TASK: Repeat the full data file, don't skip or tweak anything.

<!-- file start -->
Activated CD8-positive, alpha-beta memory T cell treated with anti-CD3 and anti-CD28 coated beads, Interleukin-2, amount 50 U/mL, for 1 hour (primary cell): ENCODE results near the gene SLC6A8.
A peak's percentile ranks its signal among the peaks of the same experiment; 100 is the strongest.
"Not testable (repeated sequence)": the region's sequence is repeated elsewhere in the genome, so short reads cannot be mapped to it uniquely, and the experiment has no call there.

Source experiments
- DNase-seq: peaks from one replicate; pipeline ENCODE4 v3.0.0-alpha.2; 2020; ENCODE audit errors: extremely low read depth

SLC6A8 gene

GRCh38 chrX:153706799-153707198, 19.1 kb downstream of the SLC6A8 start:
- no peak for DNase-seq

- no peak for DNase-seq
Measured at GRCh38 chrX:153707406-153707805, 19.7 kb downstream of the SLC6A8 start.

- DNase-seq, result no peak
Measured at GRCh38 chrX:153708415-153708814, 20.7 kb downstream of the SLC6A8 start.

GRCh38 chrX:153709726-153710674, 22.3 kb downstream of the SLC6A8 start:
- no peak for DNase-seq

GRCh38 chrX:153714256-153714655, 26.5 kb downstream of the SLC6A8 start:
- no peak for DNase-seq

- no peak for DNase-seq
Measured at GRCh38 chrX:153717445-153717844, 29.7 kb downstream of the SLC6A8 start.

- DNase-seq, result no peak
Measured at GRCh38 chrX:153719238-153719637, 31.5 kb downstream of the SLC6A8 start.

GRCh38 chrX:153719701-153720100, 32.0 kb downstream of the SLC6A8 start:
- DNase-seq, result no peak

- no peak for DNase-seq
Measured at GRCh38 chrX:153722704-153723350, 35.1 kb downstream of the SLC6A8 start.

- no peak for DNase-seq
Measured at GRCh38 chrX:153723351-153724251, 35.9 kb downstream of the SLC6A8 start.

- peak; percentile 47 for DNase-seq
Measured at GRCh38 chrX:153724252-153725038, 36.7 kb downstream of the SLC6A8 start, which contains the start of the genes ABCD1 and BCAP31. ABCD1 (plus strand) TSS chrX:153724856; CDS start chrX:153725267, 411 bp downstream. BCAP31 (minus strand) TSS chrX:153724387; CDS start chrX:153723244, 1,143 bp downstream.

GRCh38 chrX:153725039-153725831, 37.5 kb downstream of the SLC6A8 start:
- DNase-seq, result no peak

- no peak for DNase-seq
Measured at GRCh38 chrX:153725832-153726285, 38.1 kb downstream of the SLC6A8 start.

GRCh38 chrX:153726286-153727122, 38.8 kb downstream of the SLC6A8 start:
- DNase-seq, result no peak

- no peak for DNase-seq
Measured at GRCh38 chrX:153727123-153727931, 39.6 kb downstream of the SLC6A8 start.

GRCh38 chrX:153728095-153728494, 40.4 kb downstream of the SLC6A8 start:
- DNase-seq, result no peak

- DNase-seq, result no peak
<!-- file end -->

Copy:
Activated CD8-positive, alpha-beta memory T cell treated with anti-CD3 and anti-CD28 coated beads, Interleukin-2, amount 50 U/mL, for 1 hour (primary cell): ENCODE results near the gene SLC6A8.
A peak's percentile ranks its signal among the peaks of the same experiment; 100 is the strongest.
"Not testable (repeated sequence)": the region's sequence is repeated elsewhere in the genome, so short reads cannot be mapped to it uniquely, and the experiment has no call there.

Source experiments
- DNase-seq: peaks from one replicate; pipeline ENCODE4 v3.0.0-alpha.2; 2020; ENCODE audit errors: extremely low read depth

SLC6A8 gene

GRCh38 chrX:153706799-153707198, 19.1 kb downstream of the SLC6A8 start:
- no peak for DNase-seq

- no peak for DNase-seq
Measured at GRCh38 chrX:153707406-153707805, 19.7 kb downstream of the SLC6A8 start.

- DNase-seq, result no peak
Measured at GRCh38 chrX:153708415-153708814, 20.7 kb downstream of the SLC6A8 start.

GRCh38 chrX:153709726-153710674, 22.3 kb downstream of the SLC6A8 start:
- no peak for DNase-seq

GRCh38 chrX:153714256-153714655, 26.5 kb downstream of the SLC6A8 start:
- no peak for DNase-seq

- no peak for DNase-seq
Measured at GRCh38 chrX:153717445-153717844, 29.7 kb downstream of the SLC6A8 start.

- DNase-seq, result no peak
Measured at GRCh38 chrX:153719238-153719637, 31.5 kb downstream of the SLC6A8 start.

GRCh38 chrX:153719701-153720100, 32.0 kb downstream of the SLC6A8 start:
- DNase-seq, result no peak

- no peak for DNase-seq
Measured at GRCh38 chrX:153722704-153723350, 35.1 kb downstream of the SLC6A8 start.

- no peak for DNase-seq
Measured at GRCh38 chrX:153723351-153724251, 35.9 kb downstream of the SLC6A8 start.

- peak; percentile 47 for DNase-seq
Measured at GRCh38 chrX:153724252-153725038, 36.7 kb downstream of the SLC6A8 start, which contains the start of the genes ABCD1 and BCAP31. ABCD1 (plus strand) TSS chrX:153724856; CDS start chrX:153725267, 411 bp downstream. BCAP31 (minus strand) TSS chrX:153724387; CDS start chrX:153723244, 1,143 bp downstream.

GRCh38 chrX:153725039-153725831, 37.5 kb downstream of the SLC6A8 start:
- DNase-seq, result no peak

- no peak for DNase-seq
Measured at GRCh38 chrX:153725832-153726285, 38.1 kb downstream of the SLC6A8 start.

GRCh38 chrX:153726286-153727122, 38.8 kb downstream of the SLC6A8 start:
- DNase-seq, result no peak

- no peak for DNase-seq
Measured at GRCh38 chrX:153727123-153727931, 39.6 kb downstream of the SLC6A8 start.

GRCh38 chrX:153728095-153728494, 40.4 kb downstream of the SLC6A8 start:
- DNase-seq, result no peak

- DNase-seq, result no peak